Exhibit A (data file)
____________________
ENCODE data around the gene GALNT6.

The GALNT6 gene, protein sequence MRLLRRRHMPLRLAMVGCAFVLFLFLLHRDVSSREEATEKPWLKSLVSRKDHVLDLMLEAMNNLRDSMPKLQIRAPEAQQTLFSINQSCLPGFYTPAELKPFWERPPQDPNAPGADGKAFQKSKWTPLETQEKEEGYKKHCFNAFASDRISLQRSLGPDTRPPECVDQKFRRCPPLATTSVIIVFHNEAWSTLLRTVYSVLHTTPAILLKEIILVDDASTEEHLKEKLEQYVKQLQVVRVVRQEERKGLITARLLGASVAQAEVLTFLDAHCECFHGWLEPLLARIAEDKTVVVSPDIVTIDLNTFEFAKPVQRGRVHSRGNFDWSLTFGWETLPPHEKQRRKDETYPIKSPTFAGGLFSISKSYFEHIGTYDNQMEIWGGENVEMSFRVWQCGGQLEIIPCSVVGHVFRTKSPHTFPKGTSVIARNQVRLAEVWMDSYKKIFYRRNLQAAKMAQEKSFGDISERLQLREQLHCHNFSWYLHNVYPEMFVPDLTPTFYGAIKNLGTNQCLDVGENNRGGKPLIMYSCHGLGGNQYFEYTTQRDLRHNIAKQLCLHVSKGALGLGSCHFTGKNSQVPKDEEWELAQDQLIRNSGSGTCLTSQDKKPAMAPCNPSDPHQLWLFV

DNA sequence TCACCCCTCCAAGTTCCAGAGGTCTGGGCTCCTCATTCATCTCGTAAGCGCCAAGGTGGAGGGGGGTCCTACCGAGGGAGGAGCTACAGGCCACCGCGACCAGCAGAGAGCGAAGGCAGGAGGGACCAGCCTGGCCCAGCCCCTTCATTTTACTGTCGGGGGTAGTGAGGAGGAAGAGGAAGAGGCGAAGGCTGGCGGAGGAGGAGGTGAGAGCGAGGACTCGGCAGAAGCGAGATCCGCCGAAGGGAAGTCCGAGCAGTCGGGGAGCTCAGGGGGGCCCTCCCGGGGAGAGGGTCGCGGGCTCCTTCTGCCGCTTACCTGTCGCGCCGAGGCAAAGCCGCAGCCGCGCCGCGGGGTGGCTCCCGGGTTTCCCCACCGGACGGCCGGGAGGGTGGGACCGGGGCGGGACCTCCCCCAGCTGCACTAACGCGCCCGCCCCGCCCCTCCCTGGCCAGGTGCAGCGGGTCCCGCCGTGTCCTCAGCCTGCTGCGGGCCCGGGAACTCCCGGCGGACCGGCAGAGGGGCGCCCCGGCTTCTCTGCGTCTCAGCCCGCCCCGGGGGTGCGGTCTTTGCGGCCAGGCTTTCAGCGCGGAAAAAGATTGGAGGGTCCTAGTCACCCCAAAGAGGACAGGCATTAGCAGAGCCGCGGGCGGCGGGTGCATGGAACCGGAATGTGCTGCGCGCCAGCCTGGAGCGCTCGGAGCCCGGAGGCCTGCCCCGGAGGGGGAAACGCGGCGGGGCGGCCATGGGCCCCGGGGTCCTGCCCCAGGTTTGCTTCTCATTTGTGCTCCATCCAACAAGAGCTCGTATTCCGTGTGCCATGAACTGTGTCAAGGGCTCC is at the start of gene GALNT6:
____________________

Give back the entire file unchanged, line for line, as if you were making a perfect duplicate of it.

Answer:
ENCODE data around the gene GALNT6.

The GALNT6 gene, protein sequence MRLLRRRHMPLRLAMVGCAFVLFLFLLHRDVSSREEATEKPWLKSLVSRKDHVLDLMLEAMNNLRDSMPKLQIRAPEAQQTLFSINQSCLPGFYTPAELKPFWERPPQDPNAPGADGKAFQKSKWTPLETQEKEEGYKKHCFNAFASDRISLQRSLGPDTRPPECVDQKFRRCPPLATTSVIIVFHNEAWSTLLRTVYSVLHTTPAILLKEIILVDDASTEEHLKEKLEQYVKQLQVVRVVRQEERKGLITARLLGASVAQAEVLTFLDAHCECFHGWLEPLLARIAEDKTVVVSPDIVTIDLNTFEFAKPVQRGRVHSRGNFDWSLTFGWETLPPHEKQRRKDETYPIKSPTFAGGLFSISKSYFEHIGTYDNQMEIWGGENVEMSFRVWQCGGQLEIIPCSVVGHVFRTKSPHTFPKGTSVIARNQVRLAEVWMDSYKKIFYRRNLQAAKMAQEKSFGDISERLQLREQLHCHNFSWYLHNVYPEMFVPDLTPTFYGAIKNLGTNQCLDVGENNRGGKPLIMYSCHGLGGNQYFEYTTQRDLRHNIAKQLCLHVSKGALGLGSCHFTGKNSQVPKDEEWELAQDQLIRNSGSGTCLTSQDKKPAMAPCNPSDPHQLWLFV

DNA sequence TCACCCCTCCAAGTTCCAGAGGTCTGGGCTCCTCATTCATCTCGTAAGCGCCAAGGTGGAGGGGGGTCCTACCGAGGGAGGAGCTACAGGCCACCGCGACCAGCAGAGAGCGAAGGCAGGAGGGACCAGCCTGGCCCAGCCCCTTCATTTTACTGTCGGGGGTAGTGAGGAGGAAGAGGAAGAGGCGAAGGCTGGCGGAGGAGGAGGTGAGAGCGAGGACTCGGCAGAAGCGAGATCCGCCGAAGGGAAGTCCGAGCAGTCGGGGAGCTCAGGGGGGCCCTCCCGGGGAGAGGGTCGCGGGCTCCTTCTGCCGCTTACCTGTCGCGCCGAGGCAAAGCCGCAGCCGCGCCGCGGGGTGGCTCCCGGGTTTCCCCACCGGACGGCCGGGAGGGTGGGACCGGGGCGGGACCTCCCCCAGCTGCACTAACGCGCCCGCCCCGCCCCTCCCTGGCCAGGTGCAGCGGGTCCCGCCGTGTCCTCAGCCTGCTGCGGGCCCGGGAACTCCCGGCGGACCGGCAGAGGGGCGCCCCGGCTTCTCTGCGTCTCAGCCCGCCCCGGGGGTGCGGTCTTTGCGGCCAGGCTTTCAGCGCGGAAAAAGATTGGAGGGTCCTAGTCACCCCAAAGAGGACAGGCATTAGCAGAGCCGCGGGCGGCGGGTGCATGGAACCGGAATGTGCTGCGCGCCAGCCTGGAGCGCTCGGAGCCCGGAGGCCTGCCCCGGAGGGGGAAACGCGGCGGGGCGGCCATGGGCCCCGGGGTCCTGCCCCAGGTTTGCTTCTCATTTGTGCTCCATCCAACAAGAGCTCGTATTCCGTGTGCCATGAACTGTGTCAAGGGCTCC is at the start of gene GALNT6: